Service of Exemplary Service

May 30th, 2013

Categories: Customer Care, Customer Service, Retail, Service, Service Personality

APlus

Here are a few recent instances of people who performed well beyond expectations. What a joyful way to end the month of May!

Cleanup

Kelsi, a teenage checkout person at the A&P in Pleasant Valley, NY shocked me when she opened a box of erase sponges in my pile of things on the conveyor belt. “Missing two, thought so,” she said.

Groceries“How could you possibly tell?” I asked her, astonished as these sponges weigh as much as whipped egg whites. While she sent someone back to retrieve an intact box she said, “In training they sent through a woman with an empty pizza box. You pick it up.” It turns out that the person who stole the two sponges went to town: Many of the remaining boxes were also missing two.

In the Chips

After a strenuous visit to a physical therapist for a bum arm my husband, [who is also inching out of a year with chronic Lyme disease so he must use his energy sparingly] dropped by Fairway on East 86th Street in Manhattan. I’d asked him to pick up a bag of my favorite Fairway restaurant style tortilla chips as he was in the neighborhood.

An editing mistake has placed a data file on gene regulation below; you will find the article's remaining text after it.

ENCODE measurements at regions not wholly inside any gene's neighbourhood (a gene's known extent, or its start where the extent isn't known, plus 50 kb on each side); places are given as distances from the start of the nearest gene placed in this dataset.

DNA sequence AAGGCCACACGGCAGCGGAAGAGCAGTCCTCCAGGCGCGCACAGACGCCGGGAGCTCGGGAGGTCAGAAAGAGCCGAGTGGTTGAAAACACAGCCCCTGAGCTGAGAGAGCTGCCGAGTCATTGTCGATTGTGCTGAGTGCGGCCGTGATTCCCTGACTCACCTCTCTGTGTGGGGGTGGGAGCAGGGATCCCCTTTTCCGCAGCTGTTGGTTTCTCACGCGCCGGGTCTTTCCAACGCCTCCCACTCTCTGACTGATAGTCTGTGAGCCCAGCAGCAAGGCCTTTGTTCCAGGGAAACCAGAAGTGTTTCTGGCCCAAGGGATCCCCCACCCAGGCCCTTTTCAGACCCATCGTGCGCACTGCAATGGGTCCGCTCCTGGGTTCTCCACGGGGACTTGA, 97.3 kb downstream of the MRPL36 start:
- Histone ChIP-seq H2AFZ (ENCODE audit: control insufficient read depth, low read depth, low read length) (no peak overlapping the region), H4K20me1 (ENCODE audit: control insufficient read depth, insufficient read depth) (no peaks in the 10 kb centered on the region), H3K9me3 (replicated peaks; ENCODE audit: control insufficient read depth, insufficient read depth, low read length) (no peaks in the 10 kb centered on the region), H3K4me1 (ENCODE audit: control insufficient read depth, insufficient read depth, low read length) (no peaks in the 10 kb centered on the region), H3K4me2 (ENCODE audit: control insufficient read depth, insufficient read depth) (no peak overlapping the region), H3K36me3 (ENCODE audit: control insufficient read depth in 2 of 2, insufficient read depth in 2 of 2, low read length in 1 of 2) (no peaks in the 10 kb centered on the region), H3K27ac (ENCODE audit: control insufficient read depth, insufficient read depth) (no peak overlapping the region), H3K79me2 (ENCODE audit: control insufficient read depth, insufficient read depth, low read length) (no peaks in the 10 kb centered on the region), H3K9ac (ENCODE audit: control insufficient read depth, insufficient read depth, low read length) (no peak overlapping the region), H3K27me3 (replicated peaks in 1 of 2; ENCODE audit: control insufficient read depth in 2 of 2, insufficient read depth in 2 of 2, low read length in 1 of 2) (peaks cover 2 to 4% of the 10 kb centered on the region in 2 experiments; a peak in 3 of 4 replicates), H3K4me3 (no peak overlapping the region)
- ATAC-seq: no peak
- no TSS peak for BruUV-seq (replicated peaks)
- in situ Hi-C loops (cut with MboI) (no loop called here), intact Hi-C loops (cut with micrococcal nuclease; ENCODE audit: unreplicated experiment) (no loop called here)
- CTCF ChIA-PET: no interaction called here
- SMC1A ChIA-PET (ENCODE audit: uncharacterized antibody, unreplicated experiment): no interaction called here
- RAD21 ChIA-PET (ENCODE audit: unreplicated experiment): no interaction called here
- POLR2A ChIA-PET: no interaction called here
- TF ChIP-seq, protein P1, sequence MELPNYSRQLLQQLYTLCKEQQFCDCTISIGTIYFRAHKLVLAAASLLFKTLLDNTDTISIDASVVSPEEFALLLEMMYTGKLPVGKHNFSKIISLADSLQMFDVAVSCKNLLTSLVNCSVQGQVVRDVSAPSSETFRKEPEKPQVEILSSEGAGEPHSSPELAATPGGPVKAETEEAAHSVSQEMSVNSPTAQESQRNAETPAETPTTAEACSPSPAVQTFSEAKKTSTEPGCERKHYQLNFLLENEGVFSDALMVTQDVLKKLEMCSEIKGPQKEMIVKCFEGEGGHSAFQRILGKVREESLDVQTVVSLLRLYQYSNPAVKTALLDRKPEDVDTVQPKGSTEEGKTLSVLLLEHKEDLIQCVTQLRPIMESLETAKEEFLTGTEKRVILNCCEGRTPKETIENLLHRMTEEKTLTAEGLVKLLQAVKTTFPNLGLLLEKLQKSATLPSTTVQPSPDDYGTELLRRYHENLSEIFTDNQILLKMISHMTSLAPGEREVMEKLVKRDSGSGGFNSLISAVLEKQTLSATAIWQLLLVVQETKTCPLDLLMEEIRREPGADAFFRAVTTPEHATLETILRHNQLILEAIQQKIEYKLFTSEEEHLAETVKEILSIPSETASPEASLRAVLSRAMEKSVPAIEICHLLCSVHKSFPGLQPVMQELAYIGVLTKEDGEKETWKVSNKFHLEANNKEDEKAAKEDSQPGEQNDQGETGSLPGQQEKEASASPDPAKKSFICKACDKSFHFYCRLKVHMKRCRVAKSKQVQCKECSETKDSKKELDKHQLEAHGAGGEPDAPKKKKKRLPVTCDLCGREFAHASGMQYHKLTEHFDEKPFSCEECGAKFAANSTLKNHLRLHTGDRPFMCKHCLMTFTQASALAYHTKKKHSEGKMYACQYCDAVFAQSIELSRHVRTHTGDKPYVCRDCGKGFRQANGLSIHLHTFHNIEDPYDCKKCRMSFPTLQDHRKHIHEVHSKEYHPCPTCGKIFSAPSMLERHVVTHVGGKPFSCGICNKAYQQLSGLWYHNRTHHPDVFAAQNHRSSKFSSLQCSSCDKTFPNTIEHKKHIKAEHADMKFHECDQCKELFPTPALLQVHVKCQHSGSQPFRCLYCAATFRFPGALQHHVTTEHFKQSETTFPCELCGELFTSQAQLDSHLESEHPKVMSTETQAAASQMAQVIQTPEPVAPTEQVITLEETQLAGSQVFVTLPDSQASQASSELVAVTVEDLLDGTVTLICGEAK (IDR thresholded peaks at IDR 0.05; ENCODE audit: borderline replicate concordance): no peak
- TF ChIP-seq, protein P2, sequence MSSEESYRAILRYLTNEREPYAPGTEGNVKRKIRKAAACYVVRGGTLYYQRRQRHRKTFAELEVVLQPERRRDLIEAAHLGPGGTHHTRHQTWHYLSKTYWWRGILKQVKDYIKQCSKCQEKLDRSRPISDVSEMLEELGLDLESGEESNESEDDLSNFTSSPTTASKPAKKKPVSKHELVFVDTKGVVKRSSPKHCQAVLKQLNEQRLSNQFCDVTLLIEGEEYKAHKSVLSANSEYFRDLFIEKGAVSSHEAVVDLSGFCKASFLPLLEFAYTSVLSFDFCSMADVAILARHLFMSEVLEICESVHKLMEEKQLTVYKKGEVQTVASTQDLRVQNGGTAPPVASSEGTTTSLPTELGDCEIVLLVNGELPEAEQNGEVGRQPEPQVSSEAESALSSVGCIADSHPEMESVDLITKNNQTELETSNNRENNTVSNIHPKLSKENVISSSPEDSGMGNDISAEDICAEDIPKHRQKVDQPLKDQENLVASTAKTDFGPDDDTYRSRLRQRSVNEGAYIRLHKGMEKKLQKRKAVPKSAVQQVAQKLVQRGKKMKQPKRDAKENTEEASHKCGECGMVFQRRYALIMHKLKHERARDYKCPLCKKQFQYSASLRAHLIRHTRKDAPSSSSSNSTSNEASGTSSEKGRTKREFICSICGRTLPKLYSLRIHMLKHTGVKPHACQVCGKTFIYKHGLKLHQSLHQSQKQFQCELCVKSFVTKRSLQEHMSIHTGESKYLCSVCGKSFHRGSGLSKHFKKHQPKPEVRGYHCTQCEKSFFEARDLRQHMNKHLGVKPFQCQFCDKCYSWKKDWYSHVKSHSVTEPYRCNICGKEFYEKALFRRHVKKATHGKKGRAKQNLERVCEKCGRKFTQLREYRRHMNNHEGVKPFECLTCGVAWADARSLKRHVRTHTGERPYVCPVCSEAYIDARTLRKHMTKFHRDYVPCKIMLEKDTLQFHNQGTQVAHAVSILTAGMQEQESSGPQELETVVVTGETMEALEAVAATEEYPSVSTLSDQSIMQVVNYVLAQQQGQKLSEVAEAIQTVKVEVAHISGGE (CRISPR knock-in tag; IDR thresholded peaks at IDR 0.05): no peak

Tortilla chipsOn entering, he asked a young man where to find them. He responded: “Wait here, I’ll be right back,” and he ran downstairs, soon emerging with just the right chips. Did my husband have written on his face or in his body language, “I hate shopping and I don’t want to be here?” I wager he may go back to that store anyway because he called me on the spot—he also dislikes speaking on his mobile phone—to tell me how pleased and surprised he was at this glorious service.

Seamless Service

MendingIt’s dry cleaning season. I went to Thims in its Salt Point, NY branch to pick up a load of fresh woolens and a skirt came back outside the plastic protective bags with a handwritten note that Heather Killmer read to me. The note inquired whether I wanted the tailor to fix a tiny tear on a seam before the garment was cleaned. There were precise instructions as to where this tear was located—we needed them. I mentioned to Ms. Killmer how astonished I was that someone had even noticed such a microscopic flaw. “We carefully go over every piece before we clean it,” she smiled.

Do you think, “What’s the big deal, these people are doing their jobs” or do you agree we’ve lucked in to some special operations or individuals? Can you share similar service experiences?  

Cherry on top

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5 Responses to “Service of Exemplary Service”

  1. JPM Said:

    I like to eat. I’ve always liked to eat, but I like to eat well.